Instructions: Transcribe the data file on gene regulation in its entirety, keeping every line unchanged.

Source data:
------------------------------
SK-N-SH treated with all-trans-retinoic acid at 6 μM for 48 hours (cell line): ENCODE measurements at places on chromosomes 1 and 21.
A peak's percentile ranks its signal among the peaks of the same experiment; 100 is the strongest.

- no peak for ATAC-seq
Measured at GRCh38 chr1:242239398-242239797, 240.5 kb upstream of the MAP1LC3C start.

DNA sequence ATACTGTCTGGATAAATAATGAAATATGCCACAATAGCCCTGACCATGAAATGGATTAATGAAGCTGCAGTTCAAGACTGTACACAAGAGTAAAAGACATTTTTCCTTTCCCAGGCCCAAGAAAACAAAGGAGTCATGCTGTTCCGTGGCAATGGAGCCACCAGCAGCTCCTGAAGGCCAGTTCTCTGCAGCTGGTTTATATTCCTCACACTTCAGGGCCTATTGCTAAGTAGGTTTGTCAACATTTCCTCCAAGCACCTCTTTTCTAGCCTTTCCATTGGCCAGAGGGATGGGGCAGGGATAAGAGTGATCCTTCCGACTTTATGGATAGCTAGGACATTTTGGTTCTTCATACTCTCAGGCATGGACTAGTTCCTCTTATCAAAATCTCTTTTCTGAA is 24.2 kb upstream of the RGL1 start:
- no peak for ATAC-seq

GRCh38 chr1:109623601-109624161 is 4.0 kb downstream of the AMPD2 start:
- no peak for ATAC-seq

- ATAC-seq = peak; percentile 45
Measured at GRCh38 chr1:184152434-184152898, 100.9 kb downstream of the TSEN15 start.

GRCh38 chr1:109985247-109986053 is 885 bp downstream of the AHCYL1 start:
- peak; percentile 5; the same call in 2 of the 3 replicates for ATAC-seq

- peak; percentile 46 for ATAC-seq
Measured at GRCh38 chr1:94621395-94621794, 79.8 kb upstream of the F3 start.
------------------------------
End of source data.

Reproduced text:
SK-N-SH treated with all-trans-retinoic acid at 6 μM for 48 hours (cell line): ENCODE measurements at places on chromosomes 1 and 21.
A peak's percentile ranks its signal among the peaks of the same experiment; 100 is the strongest.

- no peak for ATAC-seq
Measured at GRCh38 chr1:242239398-242239797, 240.5 kb upstream of the MAP1LC3C start.

DNA sequence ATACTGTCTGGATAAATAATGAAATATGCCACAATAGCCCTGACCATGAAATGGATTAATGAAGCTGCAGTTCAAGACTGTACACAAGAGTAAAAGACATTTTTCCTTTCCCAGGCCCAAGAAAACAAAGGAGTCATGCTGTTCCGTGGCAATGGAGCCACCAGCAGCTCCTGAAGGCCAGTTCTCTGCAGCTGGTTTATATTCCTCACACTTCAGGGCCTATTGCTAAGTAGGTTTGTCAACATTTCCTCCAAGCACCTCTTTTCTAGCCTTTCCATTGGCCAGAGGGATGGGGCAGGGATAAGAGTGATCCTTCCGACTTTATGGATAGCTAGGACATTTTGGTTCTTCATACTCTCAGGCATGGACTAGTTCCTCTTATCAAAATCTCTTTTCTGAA is 24.2 kb upstream of the RGL1 start:
- no peak for ATAC-seq

GRCh38 chr1:109623601-109624161 is 4.0 kb downstream of the AMPD2 start:
- no peak for ATAC-seq

- ATAC-seq = peak; percentile 45
Measured at GRCh38 chr1:184152434-184152898, 100.9 kb downstream of the TSEN15 start.

GRCh38 chr1:109985247-109986053 is 885 bp downstream of the AHCYL1 start:
- peak; percentile 5; the same call in 2 of the 3 replicates for ATAC-seq

- peak; percentile 46 for ATAC-seq
Measured at GRCh38 chr1:94621395-94621794, 79.8 kb upstream of the F3 start.